One fine morning, the faithful lackey, who has hitherto identified completely with his master, leaps on his oppressor and slits his throat. RV

Friday 24 September 2010

MANILA, Philippines — Thousands of squatters resist eviction


23 09 2010 - MANILA — Thousands of squatters resisting eviction from a roadside shantytown won a temporary reprieve on Thursday after fighting with police and shutting the Philippine capital’s main highway, police and officials said.
Several officers were slightly injured as slum dwellers fought running battles, while traffic on the Epifanio de los Santos Avenue was backed up for several kilometres (miles) after the road was blocked, officials said.
The protest prompted a court order temporarily halting the demolition of the estimated 6,000 shanties at the 340 hectare (840 acre) site, according to Chito Cruz, general manager of the government’s National Housing Authority.
One section of the six-lane highway that bisects Manila was strewn with wooden barricades and rocks by early afternoon, five hours after the standoff began, with daytime traffic diverted to smaller, more crowded streets.
« There was some rock-throwing and scuffles. Some of my men were slightly injured, » senior superintendent Benjamin Magalong, head of the 300-member riot police deployed in the area told AFP.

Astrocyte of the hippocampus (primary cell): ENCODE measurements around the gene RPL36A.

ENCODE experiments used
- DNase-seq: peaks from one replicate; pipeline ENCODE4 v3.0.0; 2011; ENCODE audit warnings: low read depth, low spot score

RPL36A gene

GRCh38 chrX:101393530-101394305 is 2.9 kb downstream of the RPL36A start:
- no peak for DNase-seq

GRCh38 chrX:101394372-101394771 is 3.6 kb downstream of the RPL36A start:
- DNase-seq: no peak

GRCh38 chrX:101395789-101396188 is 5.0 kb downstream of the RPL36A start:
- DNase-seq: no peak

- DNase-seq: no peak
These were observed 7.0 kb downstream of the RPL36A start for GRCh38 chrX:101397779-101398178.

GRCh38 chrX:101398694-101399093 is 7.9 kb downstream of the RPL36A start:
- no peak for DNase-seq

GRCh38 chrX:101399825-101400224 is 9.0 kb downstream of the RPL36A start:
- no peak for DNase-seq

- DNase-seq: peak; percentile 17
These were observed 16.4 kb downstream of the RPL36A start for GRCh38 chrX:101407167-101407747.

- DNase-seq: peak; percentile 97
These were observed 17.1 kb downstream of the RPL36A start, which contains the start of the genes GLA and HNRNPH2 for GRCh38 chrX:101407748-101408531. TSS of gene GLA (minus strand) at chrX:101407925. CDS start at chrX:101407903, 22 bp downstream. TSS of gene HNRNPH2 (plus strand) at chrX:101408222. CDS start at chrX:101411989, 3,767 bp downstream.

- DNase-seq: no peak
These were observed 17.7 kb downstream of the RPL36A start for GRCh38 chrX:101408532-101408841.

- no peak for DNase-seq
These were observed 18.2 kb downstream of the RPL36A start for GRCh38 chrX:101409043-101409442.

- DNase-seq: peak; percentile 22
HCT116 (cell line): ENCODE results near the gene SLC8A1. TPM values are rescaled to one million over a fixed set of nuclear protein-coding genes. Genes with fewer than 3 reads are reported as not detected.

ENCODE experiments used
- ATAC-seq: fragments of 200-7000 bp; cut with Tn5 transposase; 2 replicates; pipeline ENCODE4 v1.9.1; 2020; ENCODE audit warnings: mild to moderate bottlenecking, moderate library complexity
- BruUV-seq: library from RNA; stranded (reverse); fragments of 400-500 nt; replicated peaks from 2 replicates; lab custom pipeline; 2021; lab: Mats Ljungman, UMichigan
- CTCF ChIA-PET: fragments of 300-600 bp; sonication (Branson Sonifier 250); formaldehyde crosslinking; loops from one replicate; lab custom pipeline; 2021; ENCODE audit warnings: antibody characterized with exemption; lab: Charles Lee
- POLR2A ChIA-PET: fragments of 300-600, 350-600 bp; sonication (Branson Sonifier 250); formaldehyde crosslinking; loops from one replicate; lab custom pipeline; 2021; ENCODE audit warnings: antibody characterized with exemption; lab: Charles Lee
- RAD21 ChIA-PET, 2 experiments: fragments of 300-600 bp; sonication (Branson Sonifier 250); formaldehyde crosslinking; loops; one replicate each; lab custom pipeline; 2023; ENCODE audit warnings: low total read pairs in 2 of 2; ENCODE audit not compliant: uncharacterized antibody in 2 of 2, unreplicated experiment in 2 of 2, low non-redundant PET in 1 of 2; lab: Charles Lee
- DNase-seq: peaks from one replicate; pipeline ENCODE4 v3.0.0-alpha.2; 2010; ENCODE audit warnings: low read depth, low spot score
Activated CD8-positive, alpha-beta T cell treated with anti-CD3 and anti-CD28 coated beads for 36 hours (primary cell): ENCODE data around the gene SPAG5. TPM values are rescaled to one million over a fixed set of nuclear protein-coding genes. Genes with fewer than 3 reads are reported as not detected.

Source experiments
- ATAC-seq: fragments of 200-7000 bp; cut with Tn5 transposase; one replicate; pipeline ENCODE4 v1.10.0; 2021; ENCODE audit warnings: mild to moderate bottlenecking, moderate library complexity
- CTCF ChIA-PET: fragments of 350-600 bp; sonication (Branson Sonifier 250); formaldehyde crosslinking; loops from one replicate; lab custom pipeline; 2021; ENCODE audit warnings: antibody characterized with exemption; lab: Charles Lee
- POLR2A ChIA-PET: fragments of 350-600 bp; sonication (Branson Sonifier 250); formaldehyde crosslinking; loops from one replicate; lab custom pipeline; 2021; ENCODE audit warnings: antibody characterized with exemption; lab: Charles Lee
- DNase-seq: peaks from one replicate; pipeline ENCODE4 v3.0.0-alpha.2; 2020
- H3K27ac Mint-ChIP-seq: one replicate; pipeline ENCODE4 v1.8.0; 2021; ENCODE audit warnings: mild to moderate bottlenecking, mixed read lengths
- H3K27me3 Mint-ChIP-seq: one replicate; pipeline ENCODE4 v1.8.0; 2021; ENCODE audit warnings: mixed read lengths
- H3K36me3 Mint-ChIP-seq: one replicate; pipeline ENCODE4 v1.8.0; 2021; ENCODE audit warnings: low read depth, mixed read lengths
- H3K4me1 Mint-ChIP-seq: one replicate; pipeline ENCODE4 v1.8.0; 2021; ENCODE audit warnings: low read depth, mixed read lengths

A quarter of a million vehicles use the artery on a typical workday, according to government estimates.
Magalong said slum dwellers were resisting an initial court order to remove the settlement, called North Triangle.
The government wants to redevelop the site into a business district in a joint venture with a private firm.
Cruz, whose agency owns the occupied property said he was surprised by the violence of the squatters who resorted to blocking the highway and throwing stones at the police.
Police were pegged back by a hail of missiles as they attempted to charge the protesters, while water cannon blasts also failed to disperse the crowds, according to AFP photographers at the scene.
Shantytown residents stood with arms linked across the road, with their belongings stacked in the middle of the highway behind them.
By midday the largely unprotected demolition crews had been forced to stop their work in the shantytown after having torn down around 50 dwellings, an AFP photographer on the scene said.
Cruz said in a television interview there were about 6,000 families at the site and over 3,000 families had already been relocated.
He said that he was confident the court order stopping the demolition would soon be lifted.
The World Bank estimates up to half of Manila residents live in slums.

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